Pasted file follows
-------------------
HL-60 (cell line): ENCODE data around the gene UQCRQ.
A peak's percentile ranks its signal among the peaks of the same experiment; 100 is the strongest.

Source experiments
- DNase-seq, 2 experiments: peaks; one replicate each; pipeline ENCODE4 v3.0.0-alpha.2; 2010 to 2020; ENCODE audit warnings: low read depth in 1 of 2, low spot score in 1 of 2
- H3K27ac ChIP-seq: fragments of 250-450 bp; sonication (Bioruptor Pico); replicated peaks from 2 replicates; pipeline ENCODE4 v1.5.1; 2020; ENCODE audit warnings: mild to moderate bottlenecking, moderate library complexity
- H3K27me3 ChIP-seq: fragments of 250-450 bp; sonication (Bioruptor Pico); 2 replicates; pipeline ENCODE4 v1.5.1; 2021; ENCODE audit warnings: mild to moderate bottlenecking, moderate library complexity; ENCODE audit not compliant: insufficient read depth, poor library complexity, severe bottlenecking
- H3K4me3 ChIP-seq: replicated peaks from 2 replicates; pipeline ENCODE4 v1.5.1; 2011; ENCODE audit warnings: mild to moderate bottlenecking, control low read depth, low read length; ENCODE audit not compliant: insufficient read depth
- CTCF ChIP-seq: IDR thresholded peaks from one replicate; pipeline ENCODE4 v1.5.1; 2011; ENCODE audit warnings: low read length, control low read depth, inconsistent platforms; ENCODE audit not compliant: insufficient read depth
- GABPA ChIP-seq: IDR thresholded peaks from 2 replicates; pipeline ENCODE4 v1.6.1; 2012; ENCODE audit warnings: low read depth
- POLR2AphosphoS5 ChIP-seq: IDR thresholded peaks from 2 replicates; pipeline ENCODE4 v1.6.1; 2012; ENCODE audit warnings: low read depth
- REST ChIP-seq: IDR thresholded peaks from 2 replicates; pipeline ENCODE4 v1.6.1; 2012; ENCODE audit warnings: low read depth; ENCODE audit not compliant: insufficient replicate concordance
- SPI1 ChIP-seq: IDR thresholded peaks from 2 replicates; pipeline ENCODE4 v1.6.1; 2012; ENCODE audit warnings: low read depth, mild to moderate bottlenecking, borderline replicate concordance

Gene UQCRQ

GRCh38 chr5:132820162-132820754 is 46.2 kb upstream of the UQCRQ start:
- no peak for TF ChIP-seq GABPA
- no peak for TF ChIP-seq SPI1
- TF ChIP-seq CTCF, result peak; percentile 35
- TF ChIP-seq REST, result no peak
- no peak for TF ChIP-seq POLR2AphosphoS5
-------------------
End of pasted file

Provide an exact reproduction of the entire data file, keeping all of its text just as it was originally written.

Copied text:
HL-60 (cell line): ENCODE data around the gene UQCRQ.
A peak's percentile ranks its signal among the peaks of the same experiment; 100 is the strongest.

Source experiments
- DNase-seq, 2 experiments: peaks; one replicate each; pipeline ENCODE4 v3.0.0-alpha.2; 2010 to 2020; ENCODE audit warnings: low read depth in 1 of 2, low spot score in 1 of 2
- H3K27ac ChIP-seq: fragments of 250-450 bp; sonication (Bioruptor Pico); replicated peaks from 2 replicates; pipeline ENCODE4 v1.5.1; 2020; ENCODE audit warnings: mild to moderate bottlenecking, moderate library complexity
- H3K27me3 ChIP-seq: fragments of 250-450 bp; sonication (Bioruptor Pico); 2 replicates; pipeline ENCODE4 v1.5.1; 2021; ENCODE audit warnings: mild to moderate bottlenecking, moderate library complexity; ENCODE audit not compliant: insufficient read depth, poor library complexity, severe bottlenecking
- H3K4me3 ChIP-seq: replicated peaks from 2 replicates; pipeline ENCODE4 v1.5.1; 2011; ENCODE audit warnings: mild to moderate bottlenecking, control low read depth, low read length; ENCODE audit not compliant: insufficient read depth
- CTCF ChIP-seq: IDR thresholded peaks from one replicate; pipeline ENCODE4 v1.5.1; 2011; ENCODE audit warnings: low read length, control low read depth, inconsistent platforms; ENCODE audit not compliant: insufficient read depth
- GABPA ChIP-seq: IDR thresholded peaks from 2 replicates; pipeline ENCODE4 v1.6.1; 2012; ENCODE audit warnings: low read depth
- POLR2AphosphoS5 ChIP-seq: IDR thresholded peaks from 2 replicates; pipeline ENCODE4 v1.6.1; 2012; ENCODE audit warnings: low read depth
- REST ChIP-seq: IDR thresholded peaks from 2 replicates; pipeline ENCODE4 v1.6.1; 2012; ENCODE audit warnings: low read depth; ENCODE audit not compliant: insufficient replicate concordance
- SPI1 ChIP-seq: IDR thresholded peaks from 2 replicates; pipeline ENCODE4 v1.6.1; 2012; ENCODE audit warnings: low read depth, mild to moderate bottlenecking, borderline replicate concordance

Gene UQCRQ

GRCh38 chr5:132820162-132820754 is 46.2 kb upstream of the UQCRQ start:
- no peak for TF ChIP-seq GABPA
- no peak for TF ChIP-seq SPI1
- TF ChIP-seq CTCF, result peak; percentile 35
- TF ChIP-seq REST, result no peak
- no peak for TF ChIP-seq POLR2AphosphoS5